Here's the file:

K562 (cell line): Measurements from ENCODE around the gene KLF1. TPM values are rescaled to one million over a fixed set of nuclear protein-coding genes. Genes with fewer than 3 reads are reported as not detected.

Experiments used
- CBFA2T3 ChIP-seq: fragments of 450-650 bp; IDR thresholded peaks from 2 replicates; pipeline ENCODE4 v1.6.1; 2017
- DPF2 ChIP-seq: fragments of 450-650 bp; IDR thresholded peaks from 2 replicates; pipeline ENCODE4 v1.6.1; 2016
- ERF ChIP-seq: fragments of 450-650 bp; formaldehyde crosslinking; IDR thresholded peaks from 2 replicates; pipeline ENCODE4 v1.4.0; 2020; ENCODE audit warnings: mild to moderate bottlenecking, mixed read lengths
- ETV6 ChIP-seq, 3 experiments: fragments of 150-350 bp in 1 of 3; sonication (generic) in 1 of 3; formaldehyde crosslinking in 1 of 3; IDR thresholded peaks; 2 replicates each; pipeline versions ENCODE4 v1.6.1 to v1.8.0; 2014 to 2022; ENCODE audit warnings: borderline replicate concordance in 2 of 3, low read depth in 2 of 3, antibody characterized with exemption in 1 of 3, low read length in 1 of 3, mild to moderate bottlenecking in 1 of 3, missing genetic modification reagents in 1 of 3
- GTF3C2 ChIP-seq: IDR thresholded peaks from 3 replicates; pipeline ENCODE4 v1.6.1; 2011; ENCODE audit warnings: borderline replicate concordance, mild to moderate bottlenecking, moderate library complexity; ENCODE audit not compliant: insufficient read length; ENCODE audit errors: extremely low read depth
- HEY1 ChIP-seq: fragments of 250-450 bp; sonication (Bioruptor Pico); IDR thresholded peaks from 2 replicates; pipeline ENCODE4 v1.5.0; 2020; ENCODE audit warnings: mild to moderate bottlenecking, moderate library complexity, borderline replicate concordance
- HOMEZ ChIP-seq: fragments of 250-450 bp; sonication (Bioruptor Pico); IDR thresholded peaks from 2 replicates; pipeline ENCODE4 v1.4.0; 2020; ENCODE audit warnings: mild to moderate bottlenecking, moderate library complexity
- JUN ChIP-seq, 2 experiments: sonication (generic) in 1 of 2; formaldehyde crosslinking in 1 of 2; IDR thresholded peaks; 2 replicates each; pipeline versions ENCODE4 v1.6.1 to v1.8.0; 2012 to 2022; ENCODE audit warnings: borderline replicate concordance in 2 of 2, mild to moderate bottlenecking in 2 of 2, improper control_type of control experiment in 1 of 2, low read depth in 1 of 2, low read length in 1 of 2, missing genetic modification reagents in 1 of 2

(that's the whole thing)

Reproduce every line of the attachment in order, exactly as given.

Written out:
K562 (cell line): Measurements from ENCODE around the gene KLF1. TPM values are rescaled to one million over a fixed set of nuclear protein-coding genes. Genes with fewer than 3 reads are reported as not detected.

Experiments used
- CBFA2T3 ChIP-seq: fragments of 450-650 bp; IDR thresholded peaks from 2 replicates; pipeline ENCODE4 v1.6.1; 2017
- DPF2 ChIP-seq: fragments of 450-650 bp; IDR thresholded peaks from 2 replicates; pipeline ENCODE4 v1.6.1; 2016
- ERF ChIP-seq: fragments of 450-650 bp; formaldehyde crosslinking; IDR thresholded peaks from 2 replicates; pipeline ENCODE4 v1.4.0; 2020; ENCODE audit warnings: mild to moderate bottlenecking, mixed read lengths
- ETV6 ChIP-seq, 3 experiments: fragments of 150-350 bp in 1 of 3; sonication (generic) in 1 of 3; formaldehyde crosslinking in 1 of 3; IDR thresholded peaks; 2 replicates each; pipeline versions ENCODE4 v1.6.1 to v1.8.0; 2014 to 2022; ENCODE audit warnings: borderline replicate concordance in 2 of 3, low read depth in 2 of 3, antibody characterized with exemption in 1 of 3, low read length in 1 of 3, mild to moderate bottlenecking in 1 of 3, missing genetic modification reagents in 1 of 3
- GTF3C2 ChIP-seq: IDR thresholded peaks from 3 replicates; pipeline ENCODE4 v1.6.1; 2011; ENCODE audit warnings: borderline replicate concordance, mild to moderate bottlenecking, moderate library complexity; ENCODE audit not compliant: insufficient read length; ENCODE audit errors: extremely low read depth
- HEY1 ChIP-seq: fragments of 250-450 bp; sonication (Bioruptor Pico); IDR thresholded peaks from 2 replicates; pipeline ENCODE4 v1.5.0; 2020; ENCODE audit warnings: mild to moderate bottlenecking, moderate library complexity, borderline replicate concordance
- HOMEZ ChIP-seq: fragments of 250-450 bp; sonication (Bioruptor Pico); IDR thresholded peaks from 2 replicates; pipeline ENCODE4 v1.4.0; 2020; ENCODE audit warnings: mild to moderate bottlenecking, moderate library complexity
- JUN ChIP-seq, 2 experiments: sonication (generic) in 1 of 2; formaldehyde crosslinking in 1 of 2; IDR thresholded peaks; 2 replicates each; pipeline versions ENCODE4 v1.6.1 to v1.8.0; 2012 to 2022; ENCODE audit warnings: borderline replicate concordance in 2 of 2, mild to moderate bottlenecking in 2 of 2, improper control_type of control experiment in 1 of 2, low read depth in 1 of 2, low read length in 1 of 2, missing genetic modification reagents in 1 of 2